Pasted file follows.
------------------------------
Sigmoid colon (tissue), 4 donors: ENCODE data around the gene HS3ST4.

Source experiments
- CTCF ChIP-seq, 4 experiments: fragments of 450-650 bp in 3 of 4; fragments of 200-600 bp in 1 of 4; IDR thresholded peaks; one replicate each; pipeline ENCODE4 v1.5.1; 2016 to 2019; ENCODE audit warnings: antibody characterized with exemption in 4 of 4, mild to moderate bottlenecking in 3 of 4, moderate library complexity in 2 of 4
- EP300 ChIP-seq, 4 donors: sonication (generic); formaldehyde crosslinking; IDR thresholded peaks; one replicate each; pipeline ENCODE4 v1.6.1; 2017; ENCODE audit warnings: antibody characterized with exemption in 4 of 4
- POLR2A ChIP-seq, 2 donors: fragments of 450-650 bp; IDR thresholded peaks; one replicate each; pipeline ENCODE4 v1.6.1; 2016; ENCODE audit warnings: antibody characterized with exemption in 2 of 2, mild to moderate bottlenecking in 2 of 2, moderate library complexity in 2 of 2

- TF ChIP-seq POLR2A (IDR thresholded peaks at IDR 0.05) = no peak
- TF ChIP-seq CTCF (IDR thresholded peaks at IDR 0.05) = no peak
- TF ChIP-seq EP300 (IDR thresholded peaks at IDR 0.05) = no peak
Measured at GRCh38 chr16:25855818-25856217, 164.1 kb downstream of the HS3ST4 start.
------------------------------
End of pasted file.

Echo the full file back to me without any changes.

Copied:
Sigmoid colon (tissue), 4 donors: ENCODE data around the gene HS3ST4.

Source experiments
- CTCF ChIP-seq, 4 experiments: fragments of 450-650 bp in 3 of 4; fragments of 200-600 bp in 1 of 4; IDR thresholded peaks; one replicate each; pipeline ENCODE4 v1.5.1; 2016 to 2019; ENCODE audit warnings: antibody characterized with exemption in 4 of 4, mild to moderate bottlenecking in 3 of 4, moderate library complexity in 2 of 4
- EP300 ChIP-seq, 4 donors: sonication (generic); formaldehyde crosslinking; IDR thresholded peaks; one replicate each; pipeline ENCODE4 v1.6.1; 2017; ENCODE audit warnings: antibody characterized with exemption in 4 of 4
- POLR2A ChIP-seq, 2 donors: fragments of 450-650 bp; IDR thresholded peaks; one replicate each; pipeline ENCODE4 v1.6.1; 2016; ENCODE audit warnings: antibody characterized with exemption in 2 of 2, mild to moderate bottlenecking in 2 of 2, moderate library complexity in 2 of 2

- TF ChIP-seq POLR2A (IDR thresholded peaks at IDR 0.05) = no peak
- TF ChIP-seq CTCF (IDR thresholded peaks at IDR 0.05) = no peak
- TF ChIP-seq EP300 (IDR thresholded peaks at IDR 0.05) = no peak
Measured at GRCh38 chr16:25855818-25856217, 164.1 kb downstream of the HS3ST4 start.